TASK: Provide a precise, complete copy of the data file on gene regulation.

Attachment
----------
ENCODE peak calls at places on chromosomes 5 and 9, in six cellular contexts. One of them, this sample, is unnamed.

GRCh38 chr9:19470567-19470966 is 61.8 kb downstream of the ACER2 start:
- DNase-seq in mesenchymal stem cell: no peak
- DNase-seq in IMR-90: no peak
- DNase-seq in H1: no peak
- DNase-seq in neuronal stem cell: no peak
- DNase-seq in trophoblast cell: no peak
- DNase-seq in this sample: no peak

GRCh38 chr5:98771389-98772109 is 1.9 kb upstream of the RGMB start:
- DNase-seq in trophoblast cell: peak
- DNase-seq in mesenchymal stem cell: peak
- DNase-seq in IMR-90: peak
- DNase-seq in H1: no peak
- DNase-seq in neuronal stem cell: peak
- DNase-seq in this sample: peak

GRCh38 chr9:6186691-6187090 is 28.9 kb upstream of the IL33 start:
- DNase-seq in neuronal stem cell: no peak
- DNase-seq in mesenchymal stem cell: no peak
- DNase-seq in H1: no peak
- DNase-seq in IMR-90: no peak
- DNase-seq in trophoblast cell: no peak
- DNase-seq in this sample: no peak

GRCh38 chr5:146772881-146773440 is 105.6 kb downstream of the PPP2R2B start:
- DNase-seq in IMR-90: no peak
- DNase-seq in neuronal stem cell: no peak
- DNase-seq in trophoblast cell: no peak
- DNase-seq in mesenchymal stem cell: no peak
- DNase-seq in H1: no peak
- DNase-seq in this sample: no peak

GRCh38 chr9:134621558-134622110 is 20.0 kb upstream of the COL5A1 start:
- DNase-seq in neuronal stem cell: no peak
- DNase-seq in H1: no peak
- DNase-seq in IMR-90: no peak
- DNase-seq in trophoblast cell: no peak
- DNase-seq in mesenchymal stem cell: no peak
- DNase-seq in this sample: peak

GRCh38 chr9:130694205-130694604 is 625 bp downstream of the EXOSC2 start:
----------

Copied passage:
ENCODE peak calls at places on chromosomes 5 and 9, in six cellular contexts. One of them, this sample, is unnamed.

GRCh38 chr9:19470567-19470966 is 61.8 kb downstream of the ACER2 start:
- DNase-seq in mesenchymal stem cell: no peak
- DNase-seq in IMR-90: no peak
- DNase-seq in H1: no peak
- DNase-seq in neuronal stem cell: no peak
- DNase-seq in trophoblast cell: no peak
- DNase-seq in this sample: no peak

GRCh38 chr5:98771389-98772109 is 1.9 kb upstream of the RGMB start:
- DNase-seq in trophoblast cell: peak
- DNase-seq in mesenchymal stem cell: peak
- DNase-seq in IMR-90: peak
- DNase-seq in H1: no peak
- DNase-seq in neuronal stem cell: peak
- DNase-seq in this sample: peak

GRCh38 chr9:6186691-6187090 is 28.9 kb upstream of the IL33 start:
- DNase-seq in neuronal stem cell: no peak
- DNase-seq in mesenchymal stem cell: no peak
- DNase-seq in H1: no peak
- DNase-seq in IMR-90: no peak
- DNase-seq in trophoblast cell: no peak
- DNase-seq in this sample: no peak

GRCh38 chr5:146772881-146773440 is 105.6 kb downstream of the PPP2R2B start:
- DNase-seq in IMR-90: no peak
- DNase-seq in neuronal stem cell: no peak
- DNase-seq in trophoblast cell: no peak
- DNase-seq in mesenchymal stem cell: no peak
- DNase-seq in H1: no peak
- DNase-seq in this sample: no peak

GRCh38 chr9:134621558-134622110 is 20.0 kb upstream of the COL5A1 start:
- DNase-seq in neuronal stem cell: no peak
- DNase-seq in H1: no peak
- DNase-seq in IMR-90: no peak
- DNase-seq in trophoblast cell: no peak
- DNase-seq in mesenchymal stem cell: no peak
- DNase-seq in this sample: peak

GRCh38 chr9:130694205-130694604 is 625 bp downstream of the EXOSC2 start: